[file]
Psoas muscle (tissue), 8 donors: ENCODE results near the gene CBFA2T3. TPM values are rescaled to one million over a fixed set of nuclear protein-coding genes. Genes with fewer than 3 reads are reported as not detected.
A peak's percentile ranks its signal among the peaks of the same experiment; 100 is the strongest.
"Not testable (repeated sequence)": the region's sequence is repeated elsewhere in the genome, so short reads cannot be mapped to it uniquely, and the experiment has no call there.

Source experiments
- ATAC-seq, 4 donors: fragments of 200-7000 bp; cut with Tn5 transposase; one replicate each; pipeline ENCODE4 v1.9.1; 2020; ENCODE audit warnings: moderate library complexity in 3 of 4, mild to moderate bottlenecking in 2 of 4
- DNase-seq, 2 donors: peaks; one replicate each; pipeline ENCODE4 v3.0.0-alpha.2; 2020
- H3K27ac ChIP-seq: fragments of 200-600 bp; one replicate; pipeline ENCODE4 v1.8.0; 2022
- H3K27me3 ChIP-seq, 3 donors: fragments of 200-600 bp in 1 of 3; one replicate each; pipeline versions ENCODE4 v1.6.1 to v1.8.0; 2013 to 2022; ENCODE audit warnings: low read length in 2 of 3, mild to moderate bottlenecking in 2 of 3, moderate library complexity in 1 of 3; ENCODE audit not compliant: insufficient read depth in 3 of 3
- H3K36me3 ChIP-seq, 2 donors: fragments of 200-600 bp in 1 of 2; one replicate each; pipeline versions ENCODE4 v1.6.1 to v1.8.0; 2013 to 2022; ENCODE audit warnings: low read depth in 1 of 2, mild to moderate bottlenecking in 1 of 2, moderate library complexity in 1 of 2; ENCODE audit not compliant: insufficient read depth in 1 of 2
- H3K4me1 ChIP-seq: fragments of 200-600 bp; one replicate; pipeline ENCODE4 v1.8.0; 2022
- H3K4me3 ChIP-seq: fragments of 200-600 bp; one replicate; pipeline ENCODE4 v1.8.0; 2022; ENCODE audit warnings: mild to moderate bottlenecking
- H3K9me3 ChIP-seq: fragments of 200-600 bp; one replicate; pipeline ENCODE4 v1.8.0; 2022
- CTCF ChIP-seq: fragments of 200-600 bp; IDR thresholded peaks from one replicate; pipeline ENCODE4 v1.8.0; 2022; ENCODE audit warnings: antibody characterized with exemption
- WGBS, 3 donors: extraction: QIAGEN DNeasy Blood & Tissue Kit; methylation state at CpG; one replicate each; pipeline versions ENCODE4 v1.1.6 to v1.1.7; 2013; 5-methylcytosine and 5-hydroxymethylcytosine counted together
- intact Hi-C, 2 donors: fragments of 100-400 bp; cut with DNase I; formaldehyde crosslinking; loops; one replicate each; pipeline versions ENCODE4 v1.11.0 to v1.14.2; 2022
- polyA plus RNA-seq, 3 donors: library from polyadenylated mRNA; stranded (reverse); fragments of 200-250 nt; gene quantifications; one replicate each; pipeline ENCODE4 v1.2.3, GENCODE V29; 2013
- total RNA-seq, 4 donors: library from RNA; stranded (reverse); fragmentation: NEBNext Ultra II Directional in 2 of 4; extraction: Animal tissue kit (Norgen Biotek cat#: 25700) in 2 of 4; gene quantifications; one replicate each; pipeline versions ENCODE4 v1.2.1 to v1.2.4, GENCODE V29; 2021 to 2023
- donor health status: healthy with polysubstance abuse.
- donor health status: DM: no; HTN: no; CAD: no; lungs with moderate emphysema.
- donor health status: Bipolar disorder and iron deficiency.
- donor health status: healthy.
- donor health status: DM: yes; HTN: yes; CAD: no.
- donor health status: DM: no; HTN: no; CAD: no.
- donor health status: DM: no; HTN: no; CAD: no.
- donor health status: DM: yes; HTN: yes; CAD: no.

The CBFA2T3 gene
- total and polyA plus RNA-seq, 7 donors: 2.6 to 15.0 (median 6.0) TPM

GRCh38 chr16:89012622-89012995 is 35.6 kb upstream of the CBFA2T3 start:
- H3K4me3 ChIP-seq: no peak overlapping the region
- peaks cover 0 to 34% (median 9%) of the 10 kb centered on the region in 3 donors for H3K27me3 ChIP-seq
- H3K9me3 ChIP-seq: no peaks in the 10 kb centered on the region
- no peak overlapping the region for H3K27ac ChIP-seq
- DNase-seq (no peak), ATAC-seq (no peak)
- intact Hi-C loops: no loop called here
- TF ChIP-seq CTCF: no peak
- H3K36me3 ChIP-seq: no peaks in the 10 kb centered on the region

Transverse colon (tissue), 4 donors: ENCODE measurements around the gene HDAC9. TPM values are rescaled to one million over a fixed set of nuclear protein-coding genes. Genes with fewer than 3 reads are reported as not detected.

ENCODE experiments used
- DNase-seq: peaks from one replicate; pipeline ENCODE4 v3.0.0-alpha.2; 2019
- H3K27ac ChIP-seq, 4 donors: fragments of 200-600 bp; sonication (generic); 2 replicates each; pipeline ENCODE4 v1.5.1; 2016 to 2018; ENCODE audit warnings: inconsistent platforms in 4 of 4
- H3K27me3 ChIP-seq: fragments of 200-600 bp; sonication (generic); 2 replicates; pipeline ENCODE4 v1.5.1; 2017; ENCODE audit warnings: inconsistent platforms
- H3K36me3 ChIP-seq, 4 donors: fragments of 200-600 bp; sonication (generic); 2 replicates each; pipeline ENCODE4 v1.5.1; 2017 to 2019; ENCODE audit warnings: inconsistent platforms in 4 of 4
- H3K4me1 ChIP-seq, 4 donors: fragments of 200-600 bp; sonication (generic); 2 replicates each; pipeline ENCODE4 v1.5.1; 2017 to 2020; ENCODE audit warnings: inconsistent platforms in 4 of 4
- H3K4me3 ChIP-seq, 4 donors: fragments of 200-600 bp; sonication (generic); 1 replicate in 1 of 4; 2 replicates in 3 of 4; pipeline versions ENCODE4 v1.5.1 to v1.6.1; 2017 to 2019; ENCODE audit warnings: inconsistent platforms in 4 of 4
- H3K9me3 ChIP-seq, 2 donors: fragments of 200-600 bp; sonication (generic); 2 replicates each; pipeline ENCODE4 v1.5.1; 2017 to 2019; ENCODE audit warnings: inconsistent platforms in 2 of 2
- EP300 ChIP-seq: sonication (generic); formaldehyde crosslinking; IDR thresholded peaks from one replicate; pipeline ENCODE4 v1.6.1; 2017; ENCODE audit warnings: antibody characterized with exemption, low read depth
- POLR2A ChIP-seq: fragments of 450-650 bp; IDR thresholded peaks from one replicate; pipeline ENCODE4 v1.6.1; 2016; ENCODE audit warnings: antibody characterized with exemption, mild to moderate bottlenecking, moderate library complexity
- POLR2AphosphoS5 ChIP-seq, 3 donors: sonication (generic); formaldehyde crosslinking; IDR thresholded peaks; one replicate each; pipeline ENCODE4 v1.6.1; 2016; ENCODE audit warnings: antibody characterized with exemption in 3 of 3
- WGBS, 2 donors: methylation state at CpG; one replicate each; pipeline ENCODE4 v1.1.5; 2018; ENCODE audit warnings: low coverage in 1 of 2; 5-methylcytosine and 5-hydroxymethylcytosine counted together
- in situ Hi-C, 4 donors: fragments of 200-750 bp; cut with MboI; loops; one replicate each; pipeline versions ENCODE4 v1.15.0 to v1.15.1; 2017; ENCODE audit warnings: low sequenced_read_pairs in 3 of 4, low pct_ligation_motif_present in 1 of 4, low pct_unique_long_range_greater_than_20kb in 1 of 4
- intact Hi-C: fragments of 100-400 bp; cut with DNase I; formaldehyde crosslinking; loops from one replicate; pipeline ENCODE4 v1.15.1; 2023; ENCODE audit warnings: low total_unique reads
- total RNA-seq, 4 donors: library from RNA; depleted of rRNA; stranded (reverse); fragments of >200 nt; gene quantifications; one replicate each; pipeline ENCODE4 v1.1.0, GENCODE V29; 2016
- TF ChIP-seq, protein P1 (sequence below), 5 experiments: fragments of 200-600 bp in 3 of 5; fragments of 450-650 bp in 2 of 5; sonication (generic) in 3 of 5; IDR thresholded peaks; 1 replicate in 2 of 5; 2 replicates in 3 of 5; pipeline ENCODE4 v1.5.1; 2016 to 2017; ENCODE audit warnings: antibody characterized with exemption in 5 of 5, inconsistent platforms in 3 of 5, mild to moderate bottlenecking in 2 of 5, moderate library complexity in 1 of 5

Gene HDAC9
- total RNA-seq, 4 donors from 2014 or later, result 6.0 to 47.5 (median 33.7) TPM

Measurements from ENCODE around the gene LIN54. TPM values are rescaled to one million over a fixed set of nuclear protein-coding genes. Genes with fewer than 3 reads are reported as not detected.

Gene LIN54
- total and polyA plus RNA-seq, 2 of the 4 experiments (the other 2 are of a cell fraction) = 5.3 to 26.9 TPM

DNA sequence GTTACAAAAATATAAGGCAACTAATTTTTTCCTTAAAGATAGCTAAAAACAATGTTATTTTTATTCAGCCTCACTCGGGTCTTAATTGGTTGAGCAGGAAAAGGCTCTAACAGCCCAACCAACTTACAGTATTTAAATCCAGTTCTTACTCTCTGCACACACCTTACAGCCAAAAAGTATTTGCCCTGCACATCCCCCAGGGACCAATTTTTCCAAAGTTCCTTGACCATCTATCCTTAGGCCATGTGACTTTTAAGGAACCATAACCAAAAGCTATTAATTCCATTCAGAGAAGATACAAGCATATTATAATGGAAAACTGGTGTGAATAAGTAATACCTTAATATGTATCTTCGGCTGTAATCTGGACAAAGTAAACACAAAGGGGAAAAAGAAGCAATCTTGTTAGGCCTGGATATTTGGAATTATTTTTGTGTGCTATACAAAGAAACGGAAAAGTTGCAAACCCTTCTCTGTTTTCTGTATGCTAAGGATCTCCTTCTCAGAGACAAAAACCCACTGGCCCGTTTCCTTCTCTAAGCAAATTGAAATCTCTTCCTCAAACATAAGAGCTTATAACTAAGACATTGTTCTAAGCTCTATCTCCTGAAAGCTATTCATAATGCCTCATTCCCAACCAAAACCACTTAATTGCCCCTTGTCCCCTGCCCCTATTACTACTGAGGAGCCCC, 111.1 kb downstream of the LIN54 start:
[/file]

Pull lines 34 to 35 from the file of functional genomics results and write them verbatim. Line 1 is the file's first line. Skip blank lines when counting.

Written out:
- intact Hi-C loops: no loop called here
- TF ChIP-seq CTCF: no peak